On appeal, Jackson argued that sentencing him for two violations of § 2113(e) constituted double jeopardy because the two deaths arose from only one bank robbery-related accident, relying on the interpretation of similar statutory language held ambiguous such that lenity applies. The Tenth Circuit held that the phrase “any person” in § 2113(e) was sufficiently ambiguous as to require lenity. Thus, the two life sentences violated double jeopardy.

The court disagreed with Jackson’s contention that he should have been granted a mistrial. The prosecutor’s remarks during closing argument  were not directed to his decision to remain silent and any problems were cured by the limiting instruction given.

Jackson made several arguments based on the court’s failure to instruct the jury that he must have acted knowingly in committing the traffic accident that caused the deaths. The Tenth Circuit rejected them all and affirmed the trial court, with the exception of remanding for resentencing.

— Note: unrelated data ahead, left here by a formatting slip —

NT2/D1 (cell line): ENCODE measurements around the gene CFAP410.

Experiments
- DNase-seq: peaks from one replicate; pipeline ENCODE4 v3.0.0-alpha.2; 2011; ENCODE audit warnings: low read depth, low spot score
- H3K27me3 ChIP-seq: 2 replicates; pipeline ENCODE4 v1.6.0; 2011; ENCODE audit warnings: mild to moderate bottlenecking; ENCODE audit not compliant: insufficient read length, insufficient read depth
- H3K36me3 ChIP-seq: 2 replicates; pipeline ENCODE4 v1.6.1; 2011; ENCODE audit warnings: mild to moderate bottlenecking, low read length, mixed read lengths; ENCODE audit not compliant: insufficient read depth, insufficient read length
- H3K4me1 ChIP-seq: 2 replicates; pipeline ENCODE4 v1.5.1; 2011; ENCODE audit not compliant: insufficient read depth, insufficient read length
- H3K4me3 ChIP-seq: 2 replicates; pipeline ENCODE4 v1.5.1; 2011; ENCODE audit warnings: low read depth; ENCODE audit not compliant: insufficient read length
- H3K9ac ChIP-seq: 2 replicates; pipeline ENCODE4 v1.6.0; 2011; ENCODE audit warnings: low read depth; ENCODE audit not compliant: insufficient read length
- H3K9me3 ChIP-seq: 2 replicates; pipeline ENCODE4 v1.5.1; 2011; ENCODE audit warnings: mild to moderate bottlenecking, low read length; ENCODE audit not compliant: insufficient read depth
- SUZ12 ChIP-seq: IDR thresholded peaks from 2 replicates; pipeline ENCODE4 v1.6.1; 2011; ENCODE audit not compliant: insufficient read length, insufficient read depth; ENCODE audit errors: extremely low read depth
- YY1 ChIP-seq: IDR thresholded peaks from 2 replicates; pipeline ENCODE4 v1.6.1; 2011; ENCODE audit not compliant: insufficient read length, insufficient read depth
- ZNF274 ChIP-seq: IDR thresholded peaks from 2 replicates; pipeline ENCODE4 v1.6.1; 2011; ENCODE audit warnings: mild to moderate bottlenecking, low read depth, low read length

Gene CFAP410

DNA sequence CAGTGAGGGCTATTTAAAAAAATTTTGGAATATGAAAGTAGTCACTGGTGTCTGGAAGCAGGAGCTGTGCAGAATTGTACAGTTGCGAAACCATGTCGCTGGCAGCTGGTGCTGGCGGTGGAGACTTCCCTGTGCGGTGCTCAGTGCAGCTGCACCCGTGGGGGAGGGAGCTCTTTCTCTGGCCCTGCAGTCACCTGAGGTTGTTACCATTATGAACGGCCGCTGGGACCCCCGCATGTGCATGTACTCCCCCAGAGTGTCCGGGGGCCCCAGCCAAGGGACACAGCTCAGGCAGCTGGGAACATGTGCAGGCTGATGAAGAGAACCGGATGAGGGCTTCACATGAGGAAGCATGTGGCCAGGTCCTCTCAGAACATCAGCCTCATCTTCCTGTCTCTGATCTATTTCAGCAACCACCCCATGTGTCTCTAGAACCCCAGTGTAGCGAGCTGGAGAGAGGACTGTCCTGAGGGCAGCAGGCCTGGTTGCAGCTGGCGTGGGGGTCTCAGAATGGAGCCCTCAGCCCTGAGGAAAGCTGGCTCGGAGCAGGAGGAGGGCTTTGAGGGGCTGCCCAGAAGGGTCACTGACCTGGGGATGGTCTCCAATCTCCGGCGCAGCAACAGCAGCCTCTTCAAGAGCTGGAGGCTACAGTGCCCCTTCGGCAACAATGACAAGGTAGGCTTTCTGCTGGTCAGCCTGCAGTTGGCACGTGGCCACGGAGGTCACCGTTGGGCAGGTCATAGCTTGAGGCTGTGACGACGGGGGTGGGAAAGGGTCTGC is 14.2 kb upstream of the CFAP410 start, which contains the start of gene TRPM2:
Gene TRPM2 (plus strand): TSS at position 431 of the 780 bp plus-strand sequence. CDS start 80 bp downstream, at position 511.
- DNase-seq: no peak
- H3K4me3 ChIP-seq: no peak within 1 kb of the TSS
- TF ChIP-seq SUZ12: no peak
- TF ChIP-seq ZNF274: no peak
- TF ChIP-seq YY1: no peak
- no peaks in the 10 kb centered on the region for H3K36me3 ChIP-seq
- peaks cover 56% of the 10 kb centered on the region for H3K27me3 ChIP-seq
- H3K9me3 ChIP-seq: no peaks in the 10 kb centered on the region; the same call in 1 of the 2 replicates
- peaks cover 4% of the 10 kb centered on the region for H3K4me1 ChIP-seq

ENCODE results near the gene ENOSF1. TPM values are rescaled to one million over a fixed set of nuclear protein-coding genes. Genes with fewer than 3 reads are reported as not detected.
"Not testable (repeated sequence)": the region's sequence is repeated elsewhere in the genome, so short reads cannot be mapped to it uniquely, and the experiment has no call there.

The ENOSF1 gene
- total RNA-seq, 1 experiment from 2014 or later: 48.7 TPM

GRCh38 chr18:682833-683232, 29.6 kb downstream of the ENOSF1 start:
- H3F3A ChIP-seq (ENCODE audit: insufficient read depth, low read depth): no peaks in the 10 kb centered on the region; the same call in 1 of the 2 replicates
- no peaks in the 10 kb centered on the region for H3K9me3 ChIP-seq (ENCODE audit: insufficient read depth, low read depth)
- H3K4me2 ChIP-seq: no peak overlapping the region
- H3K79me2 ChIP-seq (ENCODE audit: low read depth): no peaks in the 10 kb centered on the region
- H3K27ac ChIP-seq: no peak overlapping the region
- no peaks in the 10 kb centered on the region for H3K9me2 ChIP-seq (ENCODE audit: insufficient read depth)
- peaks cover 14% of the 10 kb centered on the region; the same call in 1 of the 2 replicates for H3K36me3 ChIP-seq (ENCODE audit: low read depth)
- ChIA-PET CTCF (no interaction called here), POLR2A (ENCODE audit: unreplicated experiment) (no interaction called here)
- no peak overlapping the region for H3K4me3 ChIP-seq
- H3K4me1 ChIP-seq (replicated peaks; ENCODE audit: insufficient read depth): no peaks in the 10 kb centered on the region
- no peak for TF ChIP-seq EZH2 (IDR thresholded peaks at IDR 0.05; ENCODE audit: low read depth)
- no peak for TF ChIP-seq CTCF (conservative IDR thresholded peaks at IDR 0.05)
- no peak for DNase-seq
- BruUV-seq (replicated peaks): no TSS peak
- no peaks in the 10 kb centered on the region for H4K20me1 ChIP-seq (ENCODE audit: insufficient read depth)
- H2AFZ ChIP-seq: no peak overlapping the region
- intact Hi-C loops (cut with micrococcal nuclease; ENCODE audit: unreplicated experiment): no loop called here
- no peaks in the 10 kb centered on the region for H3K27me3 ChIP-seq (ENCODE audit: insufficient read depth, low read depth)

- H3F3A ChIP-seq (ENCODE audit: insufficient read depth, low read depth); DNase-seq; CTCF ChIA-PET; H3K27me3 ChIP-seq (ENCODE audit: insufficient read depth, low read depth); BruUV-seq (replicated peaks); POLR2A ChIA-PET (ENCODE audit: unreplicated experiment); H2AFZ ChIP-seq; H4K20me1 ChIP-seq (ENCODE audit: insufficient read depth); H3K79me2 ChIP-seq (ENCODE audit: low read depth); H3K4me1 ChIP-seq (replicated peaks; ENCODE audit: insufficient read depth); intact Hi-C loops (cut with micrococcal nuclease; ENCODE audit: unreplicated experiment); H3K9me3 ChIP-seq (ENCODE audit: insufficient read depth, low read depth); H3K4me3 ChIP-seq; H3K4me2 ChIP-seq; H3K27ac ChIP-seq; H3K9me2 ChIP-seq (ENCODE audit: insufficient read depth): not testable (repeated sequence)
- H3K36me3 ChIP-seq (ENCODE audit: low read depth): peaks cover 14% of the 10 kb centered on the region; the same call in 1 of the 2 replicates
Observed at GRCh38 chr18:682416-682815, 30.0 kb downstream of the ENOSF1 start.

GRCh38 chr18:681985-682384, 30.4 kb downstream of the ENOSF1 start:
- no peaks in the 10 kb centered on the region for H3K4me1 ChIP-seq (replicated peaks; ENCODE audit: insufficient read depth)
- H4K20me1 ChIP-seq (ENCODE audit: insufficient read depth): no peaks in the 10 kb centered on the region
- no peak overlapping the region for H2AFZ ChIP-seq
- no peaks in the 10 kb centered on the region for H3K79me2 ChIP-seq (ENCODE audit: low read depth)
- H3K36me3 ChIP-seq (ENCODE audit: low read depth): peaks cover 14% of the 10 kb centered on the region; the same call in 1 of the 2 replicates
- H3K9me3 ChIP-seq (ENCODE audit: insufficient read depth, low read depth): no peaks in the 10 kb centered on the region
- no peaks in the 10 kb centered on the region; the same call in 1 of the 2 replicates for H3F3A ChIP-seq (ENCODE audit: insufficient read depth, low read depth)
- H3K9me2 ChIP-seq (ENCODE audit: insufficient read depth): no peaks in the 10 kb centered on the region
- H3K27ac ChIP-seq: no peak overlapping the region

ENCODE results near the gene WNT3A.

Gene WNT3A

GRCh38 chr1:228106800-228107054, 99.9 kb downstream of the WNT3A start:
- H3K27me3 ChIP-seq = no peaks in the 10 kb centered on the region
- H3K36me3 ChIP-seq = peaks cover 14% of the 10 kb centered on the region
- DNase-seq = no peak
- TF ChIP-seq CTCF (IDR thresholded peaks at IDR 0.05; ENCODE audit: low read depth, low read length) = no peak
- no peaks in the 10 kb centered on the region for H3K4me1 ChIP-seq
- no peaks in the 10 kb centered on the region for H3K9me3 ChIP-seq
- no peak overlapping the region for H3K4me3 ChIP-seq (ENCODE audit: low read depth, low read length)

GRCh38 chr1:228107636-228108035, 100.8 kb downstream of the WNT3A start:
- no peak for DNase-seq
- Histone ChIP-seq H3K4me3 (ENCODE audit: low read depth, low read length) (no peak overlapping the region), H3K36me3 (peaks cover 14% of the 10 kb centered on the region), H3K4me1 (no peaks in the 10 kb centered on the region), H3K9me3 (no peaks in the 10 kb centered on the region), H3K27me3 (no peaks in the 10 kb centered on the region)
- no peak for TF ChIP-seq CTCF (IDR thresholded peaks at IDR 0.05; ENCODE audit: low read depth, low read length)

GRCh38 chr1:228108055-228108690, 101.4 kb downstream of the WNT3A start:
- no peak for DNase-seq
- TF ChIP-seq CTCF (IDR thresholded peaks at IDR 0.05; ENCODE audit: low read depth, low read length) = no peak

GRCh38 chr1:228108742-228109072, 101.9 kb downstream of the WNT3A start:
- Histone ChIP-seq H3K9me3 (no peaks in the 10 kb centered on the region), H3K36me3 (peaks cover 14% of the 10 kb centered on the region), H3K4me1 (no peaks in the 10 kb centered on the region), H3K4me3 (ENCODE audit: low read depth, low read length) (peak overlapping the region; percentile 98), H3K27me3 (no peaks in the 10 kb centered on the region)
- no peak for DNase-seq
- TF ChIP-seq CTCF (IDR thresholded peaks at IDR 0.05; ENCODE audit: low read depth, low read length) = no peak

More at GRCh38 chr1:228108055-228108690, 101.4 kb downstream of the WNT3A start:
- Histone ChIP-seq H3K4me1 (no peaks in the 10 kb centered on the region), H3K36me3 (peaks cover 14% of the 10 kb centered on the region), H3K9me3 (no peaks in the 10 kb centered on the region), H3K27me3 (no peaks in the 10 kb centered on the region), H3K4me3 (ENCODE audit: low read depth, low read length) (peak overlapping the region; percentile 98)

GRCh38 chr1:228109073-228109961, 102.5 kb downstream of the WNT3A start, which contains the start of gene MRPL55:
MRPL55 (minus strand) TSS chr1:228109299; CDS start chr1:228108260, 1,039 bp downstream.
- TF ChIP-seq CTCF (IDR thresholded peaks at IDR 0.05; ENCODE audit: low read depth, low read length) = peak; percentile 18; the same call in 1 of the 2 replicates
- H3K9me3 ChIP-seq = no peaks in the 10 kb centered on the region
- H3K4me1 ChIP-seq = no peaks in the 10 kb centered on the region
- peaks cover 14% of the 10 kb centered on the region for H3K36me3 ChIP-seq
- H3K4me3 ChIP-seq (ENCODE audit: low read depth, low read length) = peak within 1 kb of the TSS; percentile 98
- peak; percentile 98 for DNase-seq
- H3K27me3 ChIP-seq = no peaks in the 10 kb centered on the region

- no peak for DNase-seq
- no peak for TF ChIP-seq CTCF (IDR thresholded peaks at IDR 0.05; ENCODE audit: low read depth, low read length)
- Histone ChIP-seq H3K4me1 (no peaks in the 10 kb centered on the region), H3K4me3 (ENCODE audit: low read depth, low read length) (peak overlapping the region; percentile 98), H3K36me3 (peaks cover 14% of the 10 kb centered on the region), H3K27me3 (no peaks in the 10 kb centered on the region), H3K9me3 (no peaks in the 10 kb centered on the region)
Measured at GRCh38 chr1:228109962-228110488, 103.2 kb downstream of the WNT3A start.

Tenth Circuit: Unpublished Opinions, 11/27/13

On Wednesday, November 27, 2013, the Tenth Circuit Court of Appeals issued no published opinion and two unpublished opinions.

United States v. Espinoza

United States v. Davis

Case summaries are provided for unpublished opinions. However, published opinions are summarized and provided by Legal Connection.

Tenth Circuit: Unpublished Opinions, 11/26/13

On Tuesday, November 26, 2013, the Tenth Circuit Court of Appeals issued two published opinions and eight unpublished opinions.

Gardner v. Arrowichis

United States v. Brantley

Frye v. Raemisch

Adams v. Fedex Ground Package System

Maley v. State of Kansas

Savannah v. Collins

Washington v. Correia

Johnson v. United States

Case summaries are provided for unpublished opinions. However, published opinions are summarized and provided by Legal Connection.